Constructivism Equals Makerspace-ism
But what made the movement a pedagogical hit and not just a passing phase? The maker movement is deeply rooted in constructivist pedagogical practices. Constructivism according to Piaget (1968) argues that students construct meaning and understanding through the experiences and ideas through which they engage. Piaget argues that students construct knowledge and meaning through play. In a makerspace, students play. Both teachers and students have begun to see the value in constructivist-infused environments, when properly executed, they are also known as makerspaces.
Why Design Thinking?
For many, the word makerspace might send them running for the woods. The term and all its implications can be daunting as they differ greatly from many traditional classroom environments. Where do you start? How about introducing Design Thinking (DT) as the framework through which you plan.
Design thinking is a way to think critically, solve problems, and systemize your thinking. Therefore, makerspace and DT allow for the implementation of a pedagogical roadmap to constructivist environments.
- Empathize – Students look at all aspects and perspectives of a problem. Ideally, students would look at the task through the lenses of the individual who is directly affected by the issue(s).
- Define – Students figure out what is the actual problem they can help solve.
- Ideate – Students work collaboratively or individually to push out all their ideas and blend them into a few possible solutions.
- Prototype – Students sketch, measure, and build their prototypes. This phase works very closely with the Testing phase and work as a cycle within each other.
- Test – Students test their prototypes before completion and throughout their construction to determine readiness for final project and publication.
- Publish – Students document their planning and construction process, as well as their final outcome. Depending on the medium chosen by teachers and students, publishing could take place on internal or external mediums.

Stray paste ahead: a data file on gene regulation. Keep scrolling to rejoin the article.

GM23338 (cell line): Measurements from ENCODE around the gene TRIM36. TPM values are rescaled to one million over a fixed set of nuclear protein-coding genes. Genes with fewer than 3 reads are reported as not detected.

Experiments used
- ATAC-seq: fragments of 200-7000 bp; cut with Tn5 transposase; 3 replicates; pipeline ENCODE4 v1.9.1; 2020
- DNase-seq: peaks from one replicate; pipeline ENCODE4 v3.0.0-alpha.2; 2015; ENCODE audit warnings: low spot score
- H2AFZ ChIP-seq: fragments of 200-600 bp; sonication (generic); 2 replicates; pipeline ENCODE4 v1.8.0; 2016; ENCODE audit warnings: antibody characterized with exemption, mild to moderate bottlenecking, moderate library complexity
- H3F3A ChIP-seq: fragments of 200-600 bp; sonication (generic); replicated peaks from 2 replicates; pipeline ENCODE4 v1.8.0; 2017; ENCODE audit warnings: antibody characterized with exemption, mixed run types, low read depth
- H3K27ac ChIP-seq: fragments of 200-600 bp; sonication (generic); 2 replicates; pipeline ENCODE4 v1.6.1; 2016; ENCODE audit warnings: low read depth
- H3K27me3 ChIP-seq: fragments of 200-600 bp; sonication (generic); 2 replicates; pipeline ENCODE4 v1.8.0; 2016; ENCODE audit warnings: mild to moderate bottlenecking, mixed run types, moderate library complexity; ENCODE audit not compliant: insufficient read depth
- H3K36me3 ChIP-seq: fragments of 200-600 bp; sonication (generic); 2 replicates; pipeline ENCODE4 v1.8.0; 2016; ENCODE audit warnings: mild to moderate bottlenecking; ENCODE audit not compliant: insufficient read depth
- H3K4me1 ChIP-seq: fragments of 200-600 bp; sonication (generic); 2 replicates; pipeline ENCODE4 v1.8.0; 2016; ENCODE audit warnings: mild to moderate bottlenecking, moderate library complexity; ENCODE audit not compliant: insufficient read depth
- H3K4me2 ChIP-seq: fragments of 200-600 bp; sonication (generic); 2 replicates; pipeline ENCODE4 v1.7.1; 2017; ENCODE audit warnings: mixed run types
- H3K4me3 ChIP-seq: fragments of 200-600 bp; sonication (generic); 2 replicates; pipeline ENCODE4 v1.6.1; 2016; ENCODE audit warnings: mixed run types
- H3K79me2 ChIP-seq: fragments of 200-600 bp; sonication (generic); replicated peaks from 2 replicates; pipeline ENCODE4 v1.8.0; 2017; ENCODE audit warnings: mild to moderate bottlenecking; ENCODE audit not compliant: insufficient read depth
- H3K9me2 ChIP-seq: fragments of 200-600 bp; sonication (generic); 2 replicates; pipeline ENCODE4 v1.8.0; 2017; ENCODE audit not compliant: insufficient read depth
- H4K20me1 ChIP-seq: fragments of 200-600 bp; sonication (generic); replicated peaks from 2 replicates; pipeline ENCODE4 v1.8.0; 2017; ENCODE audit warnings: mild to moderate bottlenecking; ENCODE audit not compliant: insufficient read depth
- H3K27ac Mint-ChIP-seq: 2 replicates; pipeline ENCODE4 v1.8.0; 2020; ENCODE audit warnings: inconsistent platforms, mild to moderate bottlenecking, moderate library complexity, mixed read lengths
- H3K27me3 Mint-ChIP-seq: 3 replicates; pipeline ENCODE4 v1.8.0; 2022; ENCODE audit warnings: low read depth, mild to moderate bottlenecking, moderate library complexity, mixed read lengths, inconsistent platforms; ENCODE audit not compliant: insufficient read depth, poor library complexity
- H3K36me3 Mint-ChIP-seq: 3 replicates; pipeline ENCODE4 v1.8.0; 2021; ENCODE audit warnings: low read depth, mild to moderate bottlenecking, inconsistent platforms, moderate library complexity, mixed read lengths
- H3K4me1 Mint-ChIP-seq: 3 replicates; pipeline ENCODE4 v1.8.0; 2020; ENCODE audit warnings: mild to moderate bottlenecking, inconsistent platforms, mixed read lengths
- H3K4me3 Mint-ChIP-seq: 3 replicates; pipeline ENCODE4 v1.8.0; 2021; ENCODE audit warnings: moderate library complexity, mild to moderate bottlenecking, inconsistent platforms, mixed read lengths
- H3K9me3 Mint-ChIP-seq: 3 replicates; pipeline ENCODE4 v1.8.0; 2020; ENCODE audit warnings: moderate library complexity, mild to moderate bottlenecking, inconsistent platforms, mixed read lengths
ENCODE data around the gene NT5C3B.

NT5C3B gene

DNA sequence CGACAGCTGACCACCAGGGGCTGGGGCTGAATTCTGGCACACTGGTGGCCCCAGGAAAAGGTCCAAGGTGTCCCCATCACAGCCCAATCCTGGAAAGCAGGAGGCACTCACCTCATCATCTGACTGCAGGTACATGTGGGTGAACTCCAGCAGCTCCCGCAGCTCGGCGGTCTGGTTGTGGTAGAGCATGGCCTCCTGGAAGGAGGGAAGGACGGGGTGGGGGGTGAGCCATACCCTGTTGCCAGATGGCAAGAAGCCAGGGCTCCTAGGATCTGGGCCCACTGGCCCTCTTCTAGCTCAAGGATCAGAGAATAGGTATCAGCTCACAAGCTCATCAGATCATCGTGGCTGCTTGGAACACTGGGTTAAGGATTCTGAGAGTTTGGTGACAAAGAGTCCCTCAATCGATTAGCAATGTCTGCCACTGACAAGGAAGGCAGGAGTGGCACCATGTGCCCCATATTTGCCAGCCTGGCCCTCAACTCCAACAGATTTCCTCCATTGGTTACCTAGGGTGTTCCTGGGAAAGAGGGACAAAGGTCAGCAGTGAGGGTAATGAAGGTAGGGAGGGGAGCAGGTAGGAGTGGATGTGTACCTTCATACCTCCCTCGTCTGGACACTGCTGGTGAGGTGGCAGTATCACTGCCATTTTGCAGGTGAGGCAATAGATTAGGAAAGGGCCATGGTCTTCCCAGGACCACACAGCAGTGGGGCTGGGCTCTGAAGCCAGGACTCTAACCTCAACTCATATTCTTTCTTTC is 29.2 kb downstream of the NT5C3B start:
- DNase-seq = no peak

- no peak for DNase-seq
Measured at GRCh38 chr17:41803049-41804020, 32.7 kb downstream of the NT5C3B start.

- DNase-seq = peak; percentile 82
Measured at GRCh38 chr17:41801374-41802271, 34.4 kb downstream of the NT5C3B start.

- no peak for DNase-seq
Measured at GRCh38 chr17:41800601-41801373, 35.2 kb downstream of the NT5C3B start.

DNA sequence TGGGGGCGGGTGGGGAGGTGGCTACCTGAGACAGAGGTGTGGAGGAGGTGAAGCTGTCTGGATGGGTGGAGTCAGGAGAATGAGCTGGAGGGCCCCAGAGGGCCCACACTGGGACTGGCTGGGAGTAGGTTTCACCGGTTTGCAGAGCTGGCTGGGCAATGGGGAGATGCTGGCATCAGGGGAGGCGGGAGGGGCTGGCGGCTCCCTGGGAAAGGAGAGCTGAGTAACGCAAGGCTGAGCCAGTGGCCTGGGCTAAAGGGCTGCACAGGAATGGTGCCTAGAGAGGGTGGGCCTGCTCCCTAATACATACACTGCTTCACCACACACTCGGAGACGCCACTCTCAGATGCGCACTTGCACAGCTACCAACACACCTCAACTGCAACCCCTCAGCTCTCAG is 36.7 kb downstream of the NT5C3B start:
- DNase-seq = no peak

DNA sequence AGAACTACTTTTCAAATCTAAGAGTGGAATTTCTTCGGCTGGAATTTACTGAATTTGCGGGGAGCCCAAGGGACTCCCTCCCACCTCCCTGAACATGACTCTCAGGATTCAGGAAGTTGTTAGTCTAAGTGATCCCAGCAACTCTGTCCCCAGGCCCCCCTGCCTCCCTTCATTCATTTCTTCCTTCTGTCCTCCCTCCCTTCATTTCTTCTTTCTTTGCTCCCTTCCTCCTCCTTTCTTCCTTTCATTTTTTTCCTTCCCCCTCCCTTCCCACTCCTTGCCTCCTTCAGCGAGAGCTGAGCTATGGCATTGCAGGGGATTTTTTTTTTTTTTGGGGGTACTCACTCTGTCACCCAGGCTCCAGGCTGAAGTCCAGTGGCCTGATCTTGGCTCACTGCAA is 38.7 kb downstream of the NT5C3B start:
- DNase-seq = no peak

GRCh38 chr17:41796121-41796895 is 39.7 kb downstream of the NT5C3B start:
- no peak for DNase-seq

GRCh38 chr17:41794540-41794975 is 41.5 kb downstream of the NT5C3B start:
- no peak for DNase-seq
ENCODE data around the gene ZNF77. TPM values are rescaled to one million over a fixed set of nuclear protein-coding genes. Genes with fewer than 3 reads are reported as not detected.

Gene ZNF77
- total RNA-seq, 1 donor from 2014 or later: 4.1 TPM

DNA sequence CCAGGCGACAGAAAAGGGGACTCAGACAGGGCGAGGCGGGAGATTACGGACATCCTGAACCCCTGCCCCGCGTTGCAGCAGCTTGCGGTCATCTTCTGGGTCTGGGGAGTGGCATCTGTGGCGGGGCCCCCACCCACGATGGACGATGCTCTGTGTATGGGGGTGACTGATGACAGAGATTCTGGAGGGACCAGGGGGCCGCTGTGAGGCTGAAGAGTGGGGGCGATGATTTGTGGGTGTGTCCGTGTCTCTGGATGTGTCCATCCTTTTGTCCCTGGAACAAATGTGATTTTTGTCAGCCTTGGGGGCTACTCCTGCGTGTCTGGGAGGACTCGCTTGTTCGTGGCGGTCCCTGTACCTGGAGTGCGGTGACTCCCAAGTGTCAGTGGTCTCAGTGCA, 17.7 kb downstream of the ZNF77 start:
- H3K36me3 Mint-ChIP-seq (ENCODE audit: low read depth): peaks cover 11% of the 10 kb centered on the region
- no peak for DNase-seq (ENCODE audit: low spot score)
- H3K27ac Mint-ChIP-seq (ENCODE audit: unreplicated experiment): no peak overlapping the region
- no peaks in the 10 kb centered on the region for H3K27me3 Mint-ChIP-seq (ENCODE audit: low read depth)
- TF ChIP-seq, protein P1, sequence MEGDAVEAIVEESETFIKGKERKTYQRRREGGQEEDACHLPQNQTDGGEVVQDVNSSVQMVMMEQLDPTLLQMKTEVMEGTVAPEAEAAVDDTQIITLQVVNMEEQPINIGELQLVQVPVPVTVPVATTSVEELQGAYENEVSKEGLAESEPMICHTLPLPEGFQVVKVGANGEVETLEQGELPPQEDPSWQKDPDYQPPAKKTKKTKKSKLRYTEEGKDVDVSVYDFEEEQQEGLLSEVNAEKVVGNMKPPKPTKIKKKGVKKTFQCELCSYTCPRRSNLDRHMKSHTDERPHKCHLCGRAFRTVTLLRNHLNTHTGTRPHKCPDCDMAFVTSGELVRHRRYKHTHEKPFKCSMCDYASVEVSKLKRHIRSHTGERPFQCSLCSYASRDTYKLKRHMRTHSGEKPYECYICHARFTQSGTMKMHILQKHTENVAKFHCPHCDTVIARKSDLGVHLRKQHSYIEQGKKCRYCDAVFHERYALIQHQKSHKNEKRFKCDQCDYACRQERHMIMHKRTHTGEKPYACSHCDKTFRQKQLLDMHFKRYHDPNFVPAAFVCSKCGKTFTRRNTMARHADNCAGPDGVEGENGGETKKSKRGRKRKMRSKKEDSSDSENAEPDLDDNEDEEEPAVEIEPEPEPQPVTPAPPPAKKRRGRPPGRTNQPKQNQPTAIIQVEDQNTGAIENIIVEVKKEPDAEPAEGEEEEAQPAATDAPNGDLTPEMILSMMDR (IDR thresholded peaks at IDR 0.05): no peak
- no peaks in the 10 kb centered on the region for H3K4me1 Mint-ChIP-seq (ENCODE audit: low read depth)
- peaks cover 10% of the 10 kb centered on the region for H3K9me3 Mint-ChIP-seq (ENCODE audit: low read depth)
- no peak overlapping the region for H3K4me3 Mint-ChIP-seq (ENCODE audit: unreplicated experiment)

Service Learning as a Learning Outcome?
My somewhat generic statement to most of my students when introducing what is a makerspace and why DT is the following:
You’re training for jobs that may not even exist right now. Therefore, you must train to think, solve problems, and persevere. The only way to be prepared for the unknown is to train for it now.
The world in which students will find themselves as adults is littered with yet to be determined obstacles. Though our world is more interconnected than ever, it also provides an enormous amount of stimuli and distraction. This, in turn, distracts our student population from engaging in social action. Through curriculum embedded service learning objectives and engaging students in discourse on meaningful topics, students are trained to empathize with the people and the world around them. As a result, constructivism becomes the system through which student activism and civil engagement thrive.
ABOUT THE AUTHOR
Brenda Faz is a technology and makerspace teacher and integrationist, currently at Escola Americana do Rio do Janeiro. She has worked at various international schools around the world, including Yangon International School and the American School of Dubai. Her background includes ESL education, elementary classroom teacher, and elementary technology teacher. When not knee-deep in power tools and iPads, you can find her either running or surfing on the beaches of Brazil. Connect with Brenda on Instagram: tech.makered.faz.